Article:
My apologies for not tending my garden here at Coming Home for the past week. I’ve been busy creating the new website, Proud Parents, trying to make it a tight, one-stop education center for parents regarding Planned Parenthood, STD’s, and the safety of our children. Much has gone on in the past week and it all seems to be interconnected, at least in my sleep-deprived mind.
We have the story of Baby Joseph being saved by Priests for Life from murder at the hands of Canadian physicians. We have the story of a Rawandan grandmother being saved from being starved to death by the Jesuit Georgetown University Hospital (her feeding tube was removed more than two weeks ago, and still she has survived without food or water). She wasn’t dying, but simply taking up precious resources! There’s an article coming in a day or two on all of that.
So that’s all good news on the euthanasia front.
Moving into an integration of our pro-life work and our Lenten journey, I point the reader to one of my favorite Catholic authors, Amy Welborn, who wrote an outstanding article for Headline Bistro. In the article, Amy addresses the very essence of Lent and quotes Pope Benedct XVI:
“Lent is a journey; it is to accompany Jesus who goes up to Jerusalem, the place of the fulfillment of the mystery of his passion, death and resurrection; it reminds us that the Christian life is a “journey” to undertake, which consists not so much in a law to be observed but in the very person of Christ, who we must encounter, receive and follow.”
I’ll spend the rest of Lent unpacking those words.
We accompany Jesus to Jerusalem because we know what happens there. He makes Himself the perfect sacrifice for all of humanity’s sins. The once and for all Lamb of God.
But He also tells us in the Gospels to pick up our crosses daily and to come follow Him. We know what awaits us at the end of the road.
We die on our crosses.
Done properly, we die to self on those crosses. Parents die to self in order to nurture their children. We give all to the Lord, and in the pro-life movement that means ridicule is our lot. Often the ridicule is ferocious and cutting and in the beginning it makes us want to quit. I’m sure Jesus felt the same at times. When I first starting receiving death threats from Ted Shulman, I knew Jesus prayer in the garden, “Father let this cup pass me by.” But Regina made me live the rest of that prayer, “But not as I will, but as you will.” So together, we moved forward with God’s will for our life’s work. Others who were his targets have had the same experience. That’s the extreme form of reaction by the Evil One, meant to make us back down.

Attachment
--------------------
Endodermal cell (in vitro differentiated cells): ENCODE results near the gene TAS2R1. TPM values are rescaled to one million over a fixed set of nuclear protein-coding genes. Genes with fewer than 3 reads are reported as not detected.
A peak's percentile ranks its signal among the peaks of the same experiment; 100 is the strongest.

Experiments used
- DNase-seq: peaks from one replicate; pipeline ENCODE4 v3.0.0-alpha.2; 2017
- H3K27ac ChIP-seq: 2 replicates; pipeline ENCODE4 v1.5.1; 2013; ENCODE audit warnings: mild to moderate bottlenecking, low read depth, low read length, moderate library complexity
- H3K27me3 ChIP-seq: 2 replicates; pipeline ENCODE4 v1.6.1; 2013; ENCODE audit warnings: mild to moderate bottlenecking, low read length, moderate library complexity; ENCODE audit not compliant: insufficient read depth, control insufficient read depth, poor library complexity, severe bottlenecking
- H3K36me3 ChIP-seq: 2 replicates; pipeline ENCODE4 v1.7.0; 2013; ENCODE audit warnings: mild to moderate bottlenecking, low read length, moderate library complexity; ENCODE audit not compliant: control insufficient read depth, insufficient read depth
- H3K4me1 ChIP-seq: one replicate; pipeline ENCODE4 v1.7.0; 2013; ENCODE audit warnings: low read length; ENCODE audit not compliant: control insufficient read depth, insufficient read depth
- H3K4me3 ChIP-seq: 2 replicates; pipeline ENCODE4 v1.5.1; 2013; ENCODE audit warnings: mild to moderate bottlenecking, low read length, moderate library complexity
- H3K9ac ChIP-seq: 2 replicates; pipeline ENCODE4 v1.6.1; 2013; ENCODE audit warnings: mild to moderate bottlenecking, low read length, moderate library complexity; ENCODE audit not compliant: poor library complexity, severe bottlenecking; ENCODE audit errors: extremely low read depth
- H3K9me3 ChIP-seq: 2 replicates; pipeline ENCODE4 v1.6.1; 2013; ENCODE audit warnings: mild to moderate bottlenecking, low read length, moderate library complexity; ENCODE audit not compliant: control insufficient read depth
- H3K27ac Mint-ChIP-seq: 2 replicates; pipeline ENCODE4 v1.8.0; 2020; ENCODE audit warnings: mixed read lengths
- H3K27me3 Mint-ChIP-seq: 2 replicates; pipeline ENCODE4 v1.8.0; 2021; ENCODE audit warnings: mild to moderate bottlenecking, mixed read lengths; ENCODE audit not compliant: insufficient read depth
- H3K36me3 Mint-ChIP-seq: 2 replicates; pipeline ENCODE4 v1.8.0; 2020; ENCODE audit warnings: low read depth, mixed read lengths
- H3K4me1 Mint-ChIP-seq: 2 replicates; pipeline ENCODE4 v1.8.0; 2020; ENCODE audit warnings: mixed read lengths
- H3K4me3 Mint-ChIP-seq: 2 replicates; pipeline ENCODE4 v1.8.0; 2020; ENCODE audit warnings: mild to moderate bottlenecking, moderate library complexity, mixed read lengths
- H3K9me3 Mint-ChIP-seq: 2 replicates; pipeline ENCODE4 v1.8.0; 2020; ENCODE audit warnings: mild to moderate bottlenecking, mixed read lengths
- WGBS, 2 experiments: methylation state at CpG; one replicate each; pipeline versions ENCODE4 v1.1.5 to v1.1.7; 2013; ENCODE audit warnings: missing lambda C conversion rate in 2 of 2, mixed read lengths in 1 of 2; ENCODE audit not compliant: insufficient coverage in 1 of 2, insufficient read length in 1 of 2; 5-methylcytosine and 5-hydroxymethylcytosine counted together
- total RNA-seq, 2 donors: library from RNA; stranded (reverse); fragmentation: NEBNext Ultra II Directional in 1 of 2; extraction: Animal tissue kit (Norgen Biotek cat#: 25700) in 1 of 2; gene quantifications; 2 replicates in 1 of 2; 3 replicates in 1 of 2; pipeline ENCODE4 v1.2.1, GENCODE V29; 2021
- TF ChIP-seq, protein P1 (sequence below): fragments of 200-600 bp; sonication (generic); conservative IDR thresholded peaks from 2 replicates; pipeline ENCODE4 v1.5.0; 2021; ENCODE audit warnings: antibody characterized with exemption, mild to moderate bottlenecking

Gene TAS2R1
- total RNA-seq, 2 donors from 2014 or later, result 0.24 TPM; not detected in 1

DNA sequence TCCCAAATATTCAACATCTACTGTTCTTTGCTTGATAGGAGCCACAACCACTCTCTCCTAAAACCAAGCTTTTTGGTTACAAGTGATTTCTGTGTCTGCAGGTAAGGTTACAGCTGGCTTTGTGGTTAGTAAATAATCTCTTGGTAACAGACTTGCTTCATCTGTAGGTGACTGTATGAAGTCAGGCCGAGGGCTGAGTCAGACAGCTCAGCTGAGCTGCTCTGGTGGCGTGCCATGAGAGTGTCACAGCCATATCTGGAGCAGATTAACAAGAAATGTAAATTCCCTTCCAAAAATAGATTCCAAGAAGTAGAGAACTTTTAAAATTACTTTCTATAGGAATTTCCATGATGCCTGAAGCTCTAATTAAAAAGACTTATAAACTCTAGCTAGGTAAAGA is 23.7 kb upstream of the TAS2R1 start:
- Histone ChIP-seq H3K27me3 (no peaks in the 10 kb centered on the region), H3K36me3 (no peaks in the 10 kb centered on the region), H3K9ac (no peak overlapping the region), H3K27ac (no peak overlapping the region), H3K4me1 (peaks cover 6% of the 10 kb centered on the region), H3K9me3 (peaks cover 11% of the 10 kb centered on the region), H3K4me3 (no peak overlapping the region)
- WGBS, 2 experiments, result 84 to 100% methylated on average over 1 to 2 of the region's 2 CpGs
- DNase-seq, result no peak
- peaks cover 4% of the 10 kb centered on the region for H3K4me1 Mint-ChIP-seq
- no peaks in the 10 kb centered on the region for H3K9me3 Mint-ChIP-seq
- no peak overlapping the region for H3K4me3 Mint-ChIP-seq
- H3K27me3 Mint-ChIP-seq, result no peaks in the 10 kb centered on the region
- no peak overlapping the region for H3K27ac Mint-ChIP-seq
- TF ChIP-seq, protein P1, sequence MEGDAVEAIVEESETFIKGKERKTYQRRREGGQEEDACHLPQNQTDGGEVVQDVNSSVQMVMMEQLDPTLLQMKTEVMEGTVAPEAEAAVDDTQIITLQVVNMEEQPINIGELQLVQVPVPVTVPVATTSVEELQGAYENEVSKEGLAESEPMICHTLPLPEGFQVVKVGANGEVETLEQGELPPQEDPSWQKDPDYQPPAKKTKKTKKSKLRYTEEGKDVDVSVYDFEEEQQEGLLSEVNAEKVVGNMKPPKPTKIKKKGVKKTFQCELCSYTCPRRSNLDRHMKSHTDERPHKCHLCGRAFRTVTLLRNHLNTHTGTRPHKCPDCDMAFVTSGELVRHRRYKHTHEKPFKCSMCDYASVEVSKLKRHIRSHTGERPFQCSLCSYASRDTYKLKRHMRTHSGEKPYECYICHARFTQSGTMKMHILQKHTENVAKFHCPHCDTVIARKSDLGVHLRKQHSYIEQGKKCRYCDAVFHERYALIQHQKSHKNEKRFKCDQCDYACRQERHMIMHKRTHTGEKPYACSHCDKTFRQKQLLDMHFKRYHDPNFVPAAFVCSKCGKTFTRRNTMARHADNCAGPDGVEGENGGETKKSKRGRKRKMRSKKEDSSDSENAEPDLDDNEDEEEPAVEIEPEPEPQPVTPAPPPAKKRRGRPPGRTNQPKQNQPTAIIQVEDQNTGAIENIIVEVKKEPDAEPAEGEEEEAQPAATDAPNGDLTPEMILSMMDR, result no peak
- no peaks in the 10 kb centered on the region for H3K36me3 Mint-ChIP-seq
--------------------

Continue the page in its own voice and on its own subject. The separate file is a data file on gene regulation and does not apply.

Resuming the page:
Sunday’s Gospel spoke to this issue of being dissuaded. It was the temptation of Jesus in the desert. Satan subtly attempts to take Jesus’ focus off of the Father by taking advantage of His hunger:
“If you are the Son of God, turn these stones to bread.”
“Throw yourself from the Temple parapet. God will save you.”
“Pay me homage and I will give you the kingdoms of the earth.”
Satan was there at the very end with the same temptation, speaking in the voice of those present:
“If you are the Son of God, come down from that cross.” Even one of the thieves being crucified got in on the act.
There is a lesson in that for us. Just as it was with Jesus, at the moment when our greatest victory is at hand the temptation is greatest to quit and save ourselves. I think our legislators are going through that with Obama and defunding Planned Parenthood, and pray they will remain strong for just a while longer, that they stay on their crosses and don’t succumb to the temptation to run and save themselves.
So our Lenten journey is with Jesus on the way to die with Him. In the video below, Hillsong sings Lead Me To The Cross, and footage is shown from The Passion of the Christ.
I’m struck by the madness of the Romans who whip Jesus, by Mary’s sacrifice of sorrow, and by Satan’s last desperate attempt to prevent our salvation–an attempt that is chilling in the simplicity of the ridicule and scorn aimed at Jesus when He was in His most agonizing and desperate hour.
I’m also heartened that God will give any one of us the grace we need to resist the same temptation to come down from our crosses when victory is so close at hand.